Placentia council changes mind, won’t allow medical marijuana businesses

PLACENTIA – Following a huge public turnout Tuesday night, the City Council reversed course and dropped plans to allow medical marijuana businesses in the city.

Placentia would have been the first Orange County community to allow the cultivation of medical marijuana.

Two weeks ago, the council had approved 3-2 giving permits for one dispensary, one cultivation site, one manufacturing site, one testing lab, one service for transportation and one delivery service, with further development possible after 18 months.

New laws require two separate votes, and Tuesday night all five council members opposed permitting medical marijuana businesses.

Community members packed the Council Chambers, to the point that an overflow room had to be opened.

Before public comments began, Mayor Jeremy Yamaguchi expressed interest in tabling the matter, effectively killing it while leaving the door open to a public forum and further research.

“The review and approval process may have moved too quickly,” he said. “A lot of residents expressed that they feel they didn’t have adequate time to study the ordinance and the issue.”

In the hours of public comment that followed, the vast majority spoke strongly against bringing medical marijuana to Placentia. A near constant theme was thinking of the city’s children – an issue raised by parent Janna Wade, a Placentia resident raising a 2-year-old son.

“When I held my first-born child in my arms, I was overcome with an overwhelming sense of love, but also something else I had never experienced – an overwhelming instinct to protect my young,” Wade said. “When the first vote was passed on the medical marijuana ordinance … that ‘mama bear’ instinct inside of me was reignited, accompanied by mental anguish and sleepless nights worried about how I was going to keep my children safe.”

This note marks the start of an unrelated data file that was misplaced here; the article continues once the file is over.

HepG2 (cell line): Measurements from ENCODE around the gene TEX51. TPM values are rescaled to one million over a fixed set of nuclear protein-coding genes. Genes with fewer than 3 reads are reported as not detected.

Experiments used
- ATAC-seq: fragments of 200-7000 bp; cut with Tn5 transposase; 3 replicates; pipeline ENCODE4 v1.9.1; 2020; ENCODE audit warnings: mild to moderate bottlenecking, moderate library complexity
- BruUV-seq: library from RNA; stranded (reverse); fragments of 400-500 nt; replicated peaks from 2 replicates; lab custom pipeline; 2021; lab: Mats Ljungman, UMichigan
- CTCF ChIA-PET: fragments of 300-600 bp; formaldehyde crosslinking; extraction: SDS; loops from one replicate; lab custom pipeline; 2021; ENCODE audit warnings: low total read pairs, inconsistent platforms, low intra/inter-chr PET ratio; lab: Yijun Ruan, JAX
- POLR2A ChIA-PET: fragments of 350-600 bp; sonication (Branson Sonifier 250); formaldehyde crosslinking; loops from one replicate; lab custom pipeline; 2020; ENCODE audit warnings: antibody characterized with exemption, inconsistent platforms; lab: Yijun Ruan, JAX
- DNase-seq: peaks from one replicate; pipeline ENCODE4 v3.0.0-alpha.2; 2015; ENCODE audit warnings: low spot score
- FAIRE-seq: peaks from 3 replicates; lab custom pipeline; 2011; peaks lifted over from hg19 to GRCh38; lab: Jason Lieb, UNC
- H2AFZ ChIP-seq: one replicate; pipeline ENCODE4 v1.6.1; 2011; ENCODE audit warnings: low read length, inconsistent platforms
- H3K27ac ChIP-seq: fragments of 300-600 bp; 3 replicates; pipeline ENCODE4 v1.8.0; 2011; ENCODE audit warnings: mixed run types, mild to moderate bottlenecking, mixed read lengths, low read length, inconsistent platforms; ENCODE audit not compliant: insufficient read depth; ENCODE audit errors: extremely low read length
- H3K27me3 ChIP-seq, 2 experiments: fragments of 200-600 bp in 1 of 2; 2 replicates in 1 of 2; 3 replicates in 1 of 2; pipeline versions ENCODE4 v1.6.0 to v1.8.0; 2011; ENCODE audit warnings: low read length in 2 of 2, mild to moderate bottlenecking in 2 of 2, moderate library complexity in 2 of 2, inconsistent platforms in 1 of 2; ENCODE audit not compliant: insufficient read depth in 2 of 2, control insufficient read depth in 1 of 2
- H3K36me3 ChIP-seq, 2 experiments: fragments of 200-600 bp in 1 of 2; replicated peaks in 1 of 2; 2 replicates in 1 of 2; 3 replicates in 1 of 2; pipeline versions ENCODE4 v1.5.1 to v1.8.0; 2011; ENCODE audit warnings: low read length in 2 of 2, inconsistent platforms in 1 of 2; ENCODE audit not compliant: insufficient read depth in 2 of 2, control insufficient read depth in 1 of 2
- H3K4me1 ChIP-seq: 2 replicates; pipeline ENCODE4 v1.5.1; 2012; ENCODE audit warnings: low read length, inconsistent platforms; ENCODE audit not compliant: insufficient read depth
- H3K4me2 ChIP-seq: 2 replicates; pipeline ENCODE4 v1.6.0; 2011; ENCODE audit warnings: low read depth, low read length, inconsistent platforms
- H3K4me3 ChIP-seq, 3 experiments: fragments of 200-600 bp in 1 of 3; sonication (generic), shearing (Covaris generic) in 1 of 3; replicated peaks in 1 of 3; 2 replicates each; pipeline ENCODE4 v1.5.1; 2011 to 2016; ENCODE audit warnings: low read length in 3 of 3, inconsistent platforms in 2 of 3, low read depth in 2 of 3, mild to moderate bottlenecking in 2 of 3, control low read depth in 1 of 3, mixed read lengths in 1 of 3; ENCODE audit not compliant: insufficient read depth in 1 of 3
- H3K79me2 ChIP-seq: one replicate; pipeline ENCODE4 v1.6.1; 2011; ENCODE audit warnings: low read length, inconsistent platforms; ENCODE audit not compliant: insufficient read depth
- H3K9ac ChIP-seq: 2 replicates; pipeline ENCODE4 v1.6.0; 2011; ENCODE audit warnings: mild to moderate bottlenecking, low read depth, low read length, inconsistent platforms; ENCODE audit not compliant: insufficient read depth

Wade is part of a coalition of residents and volunteers who said they passed out 6,000 fliers raising awareness on the marijuana issue in the two weeks since the last council meeting.

After hours of hearing concerns much like Wade’s, the council swiftly voted down on the ordinance, putting the matter to bed and eliciting wild cheers from the room.

Placentia resident Anthony Khounani argued in favor of allowing medical marijuana businesses. Tuesday’s outcome didn’t come as much of a surprise to him, but he said he remained convinced that change is just over the horizon, particularly on the state level.

“There’s a lot of old education on the subject based on myths, fears and misunderstanding,” he said. “These are good people who love their city, love their children and want the best for them. I absolutely commend them for it.”

“It’s just unfortunate that people are demonizing and criminalizing good people trying to get the same medication that everyone else is,” he said.

Change may be coming in November with a ballot initiative or even further down the road – but for now, Wade said she was happy the council listened to the residents.

“It gives me hope to know that we really do have people that care about us – that they were willing to listen to us,” Wade said. “I’m so excited that we can have a pleasant place to live and that we can preserve the community that we love.”

Original story



Founder & CEO of 420 College.

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